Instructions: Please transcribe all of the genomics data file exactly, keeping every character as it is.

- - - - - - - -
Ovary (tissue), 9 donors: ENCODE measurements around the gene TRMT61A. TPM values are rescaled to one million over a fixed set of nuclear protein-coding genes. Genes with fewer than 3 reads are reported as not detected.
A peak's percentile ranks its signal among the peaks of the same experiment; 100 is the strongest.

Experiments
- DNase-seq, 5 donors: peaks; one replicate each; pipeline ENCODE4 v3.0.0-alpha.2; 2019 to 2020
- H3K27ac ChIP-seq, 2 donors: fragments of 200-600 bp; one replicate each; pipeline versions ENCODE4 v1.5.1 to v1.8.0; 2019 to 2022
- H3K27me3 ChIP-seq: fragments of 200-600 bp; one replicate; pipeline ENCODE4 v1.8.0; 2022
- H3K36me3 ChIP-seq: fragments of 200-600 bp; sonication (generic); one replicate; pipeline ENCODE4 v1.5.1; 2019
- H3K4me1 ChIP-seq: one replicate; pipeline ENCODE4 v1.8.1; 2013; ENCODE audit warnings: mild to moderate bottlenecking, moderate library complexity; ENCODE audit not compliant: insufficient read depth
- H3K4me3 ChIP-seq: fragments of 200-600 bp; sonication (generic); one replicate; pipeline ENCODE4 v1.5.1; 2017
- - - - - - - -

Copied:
Ovary (tissue), 9 donors: ENCODE measurements around the gene TRMT61A. TPM values are rescaled to one million over a fixed set of nuclear protein-coding genes. Genes with fewer than 3 reads are reported as not detected.
A peak's percentile ranks its signal among the peaks of the same experiment; 100 is the strongest.

Experiments
- DNase-seq, 5 donors: peaks; one replicate each; pipeline ENCODE4 v3.0.0-alpha.2; 2019 to 2020
- H3K27ac ChIP-seq, 2 donors: fragments of 200-600 bp; one replicate each; pipeline versions ENCODE4 v1.5.1 to v1.8.0; 2019 to 2022
- H3K27me3 ChIP-seq: fragments of 200-600 bp; one replicate; pipeline ENCODE4 v1.8.0; 2022
- H3K36me3 ChIP-seq: fragments of 200-600 bp; sonication (generic); one replicate; pipeline ENCODE4 v1.5.1; 2019
- H3K4me1 ChIP-seq: one replicate; pipeline ENCODE4 v1.8.1; 2013; ENCODE audit warnings: mild to moderate bottlenecking, moderate library complexity; ENCODE audit not compliant: insufficient read depth
- H3K4me3 ChIP-seq: fragments of 200-600 bp; sonication (generic); one replicate; pipeline ENCODE4 v1.5.1; 2017